RH: Oh, it was. It happened right after everybody was hurting and we were running around Wall Street with a wheelbarrow full of cash. We were able to take advantage of investments that were pretty cheap and that really helped get us off the ground. But I think it's also important to add that our objective wasn't to have the highest rates of return. It was to try to be as consistent in our rates of return because one of the things that became increasingly important was that, as the value of the investment program jumped around, that actually caused the budget for the programs to jump around. Remember, you’ve got to spend 5% of the assets. If the asset base varies, then the 5% amount varies along with it. We have tried to provide as much stability so that the programs could get off the ground with a degree of certainty of funding because we were trying to establish our reputation in our program areas.

MG: What does 2022 look like for the Helmsley Trust?

RH: This will be the first calendar year that we probably will have a negative return since the first tranche of money had come into the trust from the estate. We're losing money right now like everyone else, not because investments are blowing up. They are depreciating as the markets are depreciating, although we have lost less than the markets so far this year.

MG: Roz, you started as a special education teacher before going back to school and entering the financial world. What led to that change?

RH: It was the early ’70s when I started in education, and it was difficult to get a job because the Baby Boom generation had moved through the school systems across the United States and the generation behind was much smaller. The U.S. was actually going through a period of closing schools, and they didn't need as many teachers. So, I had to scramble for something else to do. That left law, medicine, engineering, or business. Well, there was a glut of lawyers, and I can't stand the sight of blood. Engineering was a possibility, but I thought instead, let me follow the money. And that led me into business.

MG: You then spent a long period at Wilshire, an institutional advisor. What were the key things you learned there and how did it help you as a CIO?

RH: While I was at Wilshire, I was the lead investment consultant at CalPERS and CalPERS was always in the media. There was always a spotlight on it and everything we did was under that glare of light. And I learned how to keep my cool, function under pressure and not let them see me sweat. I understood and recognized that I had a tremendous opportunity because CalPERS had a global reputation. So, my years at Wilshire gave me an opportunity to step out into the global markets because of my work with CalPERS. And I learned a tremendous amount – mostly how to work with boards and communicate with each member. The CalPERS’ board had everyone from a school bus mechanic from Indio, Calif., who was a good loyal union member and got elected to the board and a Harvard-educated state treasurer with an MPA in governmental finance from [Harvard’s] The Kennedy School; I had to be able to talk to both of them at the same time in language they each would appreciate. That’s where my special-ed training came in. What education training teaches you is how to speak to where the individual is, and it doesn't matter whether that individual is 3 feet tall or 6 feet tall. The concept is the same. I had to make the school bus mechanic from Indio feel important and help that person able to make a multibillion-dollar decision as readily as the state treasurer with the MPA from the Kennedy School. That helped me with my own trustees. They had no investment experience. I had to make them comfortable.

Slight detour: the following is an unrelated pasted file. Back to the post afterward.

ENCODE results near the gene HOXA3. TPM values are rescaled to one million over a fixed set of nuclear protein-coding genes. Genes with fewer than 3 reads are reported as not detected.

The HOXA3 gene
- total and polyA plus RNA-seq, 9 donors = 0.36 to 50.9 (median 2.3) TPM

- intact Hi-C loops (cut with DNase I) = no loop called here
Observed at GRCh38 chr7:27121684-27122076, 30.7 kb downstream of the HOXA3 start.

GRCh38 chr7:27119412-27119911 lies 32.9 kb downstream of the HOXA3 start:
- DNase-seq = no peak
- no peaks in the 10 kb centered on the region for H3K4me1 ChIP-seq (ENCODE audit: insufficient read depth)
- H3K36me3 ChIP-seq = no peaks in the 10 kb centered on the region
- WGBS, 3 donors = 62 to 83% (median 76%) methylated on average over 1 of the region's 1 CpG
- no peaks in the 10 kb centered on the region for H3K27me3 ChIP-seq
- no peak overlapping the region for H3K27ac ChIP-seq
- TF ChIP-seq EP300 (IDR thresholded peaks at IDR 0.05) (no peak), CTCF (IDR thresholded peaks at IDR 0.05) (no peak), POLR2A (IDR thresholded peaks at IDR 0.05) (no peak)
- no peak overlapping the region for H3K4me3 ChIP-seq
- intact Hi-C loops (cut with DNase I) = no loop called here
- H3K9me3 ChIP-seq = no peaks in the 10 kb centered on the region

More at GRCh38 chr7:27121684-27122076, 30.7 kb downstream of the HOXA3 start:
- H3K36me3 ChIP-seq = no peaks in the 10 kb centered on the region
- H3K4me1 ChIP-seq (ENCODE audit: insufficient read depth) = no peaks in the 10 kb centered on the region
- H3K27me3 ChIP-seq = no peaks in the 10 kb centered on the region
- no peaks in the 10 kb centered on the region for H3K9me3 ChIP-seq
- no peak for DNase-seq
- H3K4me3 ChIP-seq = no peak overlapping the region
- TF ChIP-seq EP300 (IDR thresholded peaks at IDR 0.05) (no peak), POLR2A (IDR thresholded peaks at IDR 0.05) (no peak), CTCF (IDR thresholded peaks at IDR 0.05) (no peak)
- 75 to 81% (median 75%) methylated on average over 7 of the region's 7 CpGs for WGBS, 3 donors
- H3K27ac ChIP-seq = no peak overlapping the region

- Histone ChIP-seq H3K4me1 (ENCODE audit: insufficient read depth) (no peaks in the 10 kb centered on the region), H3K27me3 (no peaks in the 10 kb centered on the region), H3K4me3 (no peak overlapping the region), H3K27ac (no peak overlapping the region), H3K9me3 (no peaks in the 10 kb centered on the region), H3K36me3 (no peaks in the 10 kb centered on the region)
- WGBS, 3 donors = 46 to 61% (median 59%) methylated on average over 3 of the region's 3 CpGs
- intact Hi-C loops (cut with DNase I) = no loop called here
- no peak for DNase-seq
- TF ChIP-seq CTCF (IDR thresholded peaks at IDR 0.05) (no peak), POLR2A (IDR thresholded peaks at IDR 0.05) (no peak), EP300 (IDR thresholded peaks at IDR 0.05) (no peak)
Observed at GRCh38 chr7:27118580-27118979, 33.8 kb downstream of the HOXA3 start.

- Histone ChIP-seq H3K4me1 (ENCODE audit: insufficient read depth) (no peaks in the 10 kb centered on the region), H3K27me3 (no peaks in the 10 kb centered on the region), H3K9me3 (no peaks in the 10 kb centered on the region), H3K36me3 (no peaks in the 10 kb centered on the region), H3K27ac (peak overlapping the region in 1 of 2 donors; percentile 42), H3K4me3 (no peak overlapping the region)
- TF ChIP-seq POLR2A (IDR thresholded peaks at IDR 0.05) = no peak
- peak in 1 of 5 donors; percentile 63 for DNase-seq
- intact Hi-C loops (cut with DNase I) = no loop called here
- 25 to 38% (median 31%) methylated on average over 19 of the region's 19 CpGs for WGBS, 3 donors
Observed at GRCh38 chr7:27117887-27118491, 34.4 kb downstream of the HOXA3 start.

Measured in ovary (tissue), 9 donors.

MG: Did the experience keep you from wanting to be the CIO of a public pension fund?

RH: I have a great deal of respect for governmental pension funds. My mom was a governmental employee, and she drew her pension benefits from the New York State Common Retirement System. She remained financially solvent until the day she died at the age of 92 because of her pension benefits. And so, I have a great deal of respect for governmental pension funds. It was one of the reasons why I was drawn to them when I joined Wilshire. But the glare of being in the public domain is hard. I gave it 21 years. I coached nine chief investment officers at CalPERS. I have a great deal of respect for CalPERS and a great deal of respect for the opportunity I had, what I learned and where it got me.

MG: Roz, you indicated that the investing environment is set to change. How are you thinking about what strategies will make sense going forward?